The Fidelio X1 is Philips‘s flagship headphone. The build quality is excellent and the looks are really great.
The picture just doesn’t do it justice.
The used materials are very nice and seem high quality materials.
The detachable cable (ordinary 3.5mm stereo jack) is a good thing. The headband is very soft and comfortable. TheX1 has velours pads.
It is clearly intended for home usage even though it has a relatively low impedance (around 30 Ohm). The give away is the fixed (nice looking) 6.3mm stereo jack and thick long cord. There is a 3.5mm converter but you really do not want to use such a heavy construction (big adapter, big 6.3mm plug and thick cord) plugged into your DAP.
It is an open headphone which means that
A: you can still hear what’s happening around you and
B: others around you can hear what you are playing very well.
So far only positive remarks. BUT there are also some negatives. The velours pad material isn’t as soft to the skin as other velours pads. Directly out of the box it smells considerably (a bit like those NASA foam pillows) but reckon this will go away after a few days. It won’t be with me long enough to know this for sure though. The reason being; my expectation which may have been a tad too high.
Another thing that annoys me is the cable which is a bit stiff and is microphonic. Fortunately the cable can be easily replaced.
The little hears on the velours pads aren’t as ‘comfy’ as Beyerdynamic ones.
Below the frequency plot of the ‘high definition’ Fidelio X1 (red = right, blue = left)
Everything from 30Hz to 1kHz is well balanced and sounds good. Also the treble part isn’t raised which ensures it doesn’t sound shrill, sibilant or harsh.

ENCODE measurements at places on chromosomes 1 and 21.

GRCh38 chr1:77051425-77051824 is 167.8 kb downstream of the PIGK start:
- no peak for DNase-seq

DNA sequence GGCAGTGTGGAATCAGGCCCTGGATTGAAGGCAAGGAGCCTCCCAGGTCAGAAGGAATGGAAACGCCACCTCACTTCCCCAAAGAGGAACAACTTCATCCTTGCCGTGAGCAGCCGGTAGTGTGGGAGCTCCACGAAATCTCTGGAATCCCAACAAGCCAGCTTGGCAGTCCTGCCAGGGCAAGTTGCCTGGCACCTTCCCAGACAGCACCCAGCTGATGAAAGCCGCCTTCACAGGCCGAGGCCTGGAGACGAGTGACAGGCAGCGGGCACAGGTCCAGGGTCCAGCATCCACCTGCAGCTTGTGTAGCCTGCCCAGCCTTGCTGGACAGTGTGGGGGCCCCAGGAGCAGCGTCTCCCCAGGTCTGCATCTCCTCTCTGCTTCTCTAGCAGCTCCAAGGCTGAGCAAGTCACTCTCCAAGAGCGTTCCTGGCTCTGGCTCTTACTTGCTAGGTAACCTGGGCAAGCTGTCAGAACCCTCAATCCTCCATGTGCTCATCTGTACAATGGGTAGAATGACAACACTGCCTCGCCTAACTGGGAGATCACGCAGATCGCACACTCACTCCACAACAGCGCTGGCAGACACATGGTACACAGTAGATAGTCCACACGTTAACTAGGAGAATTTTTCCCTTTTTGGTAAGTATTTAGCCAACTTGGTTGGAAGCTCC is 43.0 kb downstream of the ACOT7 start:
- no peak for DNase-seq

The problem area is between 1kHz and 6kHz though. There is a dip there which takes away a bit of the sharpness of voices and instruments which can be a pleasant experience with some (harsher sounding) recordings.
On well recorded music it takes away too much and makes the X1 ‘darker’ sounding but without bloat or heavy bass.
The treble being present again masks this a bit as you do hear the treble in the proper amount.
Another downside is the treble extension
. it drops of quickly above 17kHz (on the left) but on the right it drops off quickly above 13kHz.
In my opinion it doesn’t deserve the ‘high definition’ markings on the nice looking enclosure.
It isn’t high definition and aside from some ‘clarity’ that is missing it also looses out on the 'finesse' in strings and cymbals etc., it lacks ‘air’ and 'high definition'.
I would like to have said it is a reference grade headphone but it is NOT.
Even though the looks and quality appear top notch the sound is good to decent and a bit darkish (lack of clarity) but with the right amount of treble.
Definitely NOT flagship-type sound quality and would simply say to pirates ... skip this one
The CSD below shows little to no ringing which actually is good thing… yet… it can’t convince me of it’s purported greatness.
Verdict: a nice looking and well made headphone that screams ‘high quality’ but has some let-downs on the audio side of things (missing clarity and top-extension). It is NOT a bad sounding headphone but also isn’t a very good sounding headphone.